I can stop at this point because the Conservative reasoning and logic is complete; Fannie Mae, Freddie Mac, the government housing policy ... as simple as that. Oh yeah, and Congressman Barney Frank, former chairman of the House Finance Service Committee, apparently single handily orchestrated the whole affair even though the Conservatives controlled Congress from 1994 until 2006.
Financial Crisis Inquiry Commission
Exoneration of Freddie Mac and Fannie Mae
THERE has been a lot of finger pointing as to who or what was really at fault for the epic financial disaster that America visited upon itself and the world. I have my favorite theories, which I think are well founded and well supported by facts. In brief, I lay the fundamental reason for the economic meltdown at the doorstep of the Conservative economic philosophy of laissez-faire meaning as little regulation of business practices as humanly possible. But for the successful application of this philosophy over the last 4 decades, the cratering of our economy we just experienced would not have happened. That, however, is not what this article is about and will have to wait until another time.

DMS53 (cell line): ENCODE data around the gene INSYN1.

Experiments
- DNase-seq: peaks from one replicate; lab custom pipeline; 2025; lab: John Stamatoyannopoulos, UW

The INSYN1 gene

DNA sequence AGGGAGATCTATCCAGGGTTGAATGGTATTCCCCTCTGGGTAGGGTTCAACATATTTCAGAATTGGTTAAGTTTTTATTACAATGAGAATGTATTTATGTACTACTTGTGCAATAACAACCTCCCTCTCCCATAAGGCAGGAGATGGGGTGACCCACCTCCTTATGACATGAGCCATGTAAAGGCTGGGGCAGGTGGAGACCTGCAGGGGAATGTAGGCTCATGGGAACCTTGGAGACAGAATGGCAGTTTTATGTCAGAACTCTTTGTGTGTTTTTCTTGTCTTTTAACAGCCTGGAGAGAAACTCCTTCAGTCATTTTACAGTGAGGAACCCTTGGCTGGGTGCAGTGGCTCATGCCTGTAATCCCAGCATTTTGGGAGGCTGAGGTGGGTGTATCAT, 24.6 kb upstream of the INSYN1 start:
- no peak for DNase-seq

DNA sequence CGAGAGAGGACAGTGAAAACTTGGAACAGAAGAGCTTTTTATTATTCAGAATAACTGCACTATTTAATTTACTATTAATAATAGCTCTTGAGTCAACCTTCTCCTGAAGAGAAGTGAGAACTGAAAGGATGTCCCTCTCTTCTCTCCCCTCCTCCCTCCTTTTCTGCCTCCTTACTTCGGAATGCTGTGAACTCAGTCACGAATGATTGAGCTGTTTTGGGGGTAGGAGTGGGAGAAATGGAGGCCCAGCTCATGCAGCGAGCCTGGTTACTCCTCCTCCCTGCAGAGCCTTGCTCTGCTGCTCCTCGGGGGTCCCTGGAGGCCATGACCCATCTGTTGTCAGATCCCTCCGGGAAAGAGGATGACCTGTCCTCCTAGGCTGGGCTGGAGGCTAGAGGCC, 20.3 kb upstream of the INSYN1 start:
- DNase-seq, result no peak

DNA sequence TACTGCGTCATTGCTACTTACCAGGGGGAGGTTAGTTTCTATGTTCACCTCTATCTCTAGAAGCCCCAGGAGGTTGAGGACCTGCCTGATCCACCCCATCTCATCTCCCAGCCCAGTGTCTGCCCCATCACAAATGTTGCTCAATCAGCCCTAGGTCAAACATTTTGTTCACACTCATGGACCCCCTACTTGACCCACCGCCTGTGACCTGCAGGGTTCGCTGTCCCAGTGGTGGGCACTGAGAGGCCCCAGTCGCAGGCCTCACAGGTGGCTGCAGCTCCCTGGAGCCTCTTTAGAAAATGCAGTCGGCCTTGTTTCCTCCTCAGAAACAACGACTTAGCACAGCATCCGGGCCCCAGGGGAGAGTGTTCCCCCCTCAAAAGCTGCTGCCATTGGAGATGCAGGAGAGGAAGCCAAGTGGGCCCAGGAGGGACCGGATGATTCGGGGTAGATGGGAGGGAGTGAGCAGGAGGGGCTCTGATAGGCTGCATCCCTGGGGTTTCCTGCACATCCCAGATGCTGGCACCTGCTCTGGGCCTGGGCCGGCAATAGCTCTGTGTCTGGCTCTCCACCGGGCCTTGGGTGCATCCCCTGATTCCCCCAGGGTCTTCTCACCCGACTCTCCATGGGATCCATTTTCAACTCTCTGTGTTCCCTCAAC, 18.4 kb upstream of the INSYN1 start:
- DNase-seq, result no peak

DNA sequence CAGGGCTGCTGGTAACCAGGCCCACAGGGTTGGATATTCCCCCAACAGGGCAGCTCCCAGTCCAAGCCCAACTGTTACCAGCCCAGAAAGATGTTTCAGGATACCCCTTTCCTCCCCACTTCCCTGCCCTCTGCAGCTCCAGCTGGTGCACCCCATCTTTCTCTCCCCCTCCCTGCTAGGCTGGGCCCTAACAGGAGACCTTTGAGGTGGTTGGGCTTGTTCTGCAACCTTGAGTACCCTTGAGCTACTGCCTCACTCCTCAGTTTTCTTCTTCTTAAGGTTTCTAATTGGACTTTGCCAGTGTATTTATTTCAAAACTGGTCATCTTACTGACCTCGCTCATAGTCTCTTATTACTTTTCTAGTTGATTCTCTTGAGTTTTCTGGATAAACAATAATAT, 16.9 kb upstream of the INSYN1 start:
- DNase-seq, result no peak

What I really want to discuss in this hub is part of the results of the just released "Financial Crisis Inquiry Report " from the "National Commission on the Causes of the Financial and Economic Crisis in the United States ". One of the subjects the commission looked at very closely in the investigation that resulted in this report, was what role did Fannie Mae and Freddie Mac have in causing or exacerbating the 2007 - 2008 financial crises. This, of course, is of particular interest because the Conservatives claim they ARE the reason, the only reason, for the crisis. In fact, one Commissioner, Mr. Peter Wallison, wrote a dissenting opinion trying to prove just this point.
Fannie Mae and Freddie Mac are private organizations, called Government-sponsored Enterprises (GSE), and were established by the federal government to do three things:
- Make sure that financial institutions have mortgage money to lend
- Make it easier for consumers to afford a decent house or apartment
- Stabilize residential mortgage markets in times of financial crisis
Fannie Mae was created in 1938 as a federal agency and then, in 1968, chartered as a private, shareholder-owned company to provide the same services Freddie Mac was chartered by Congress in 1970 for essentially the same purpose. Neither make mortgages directly but provide a secondary market for them.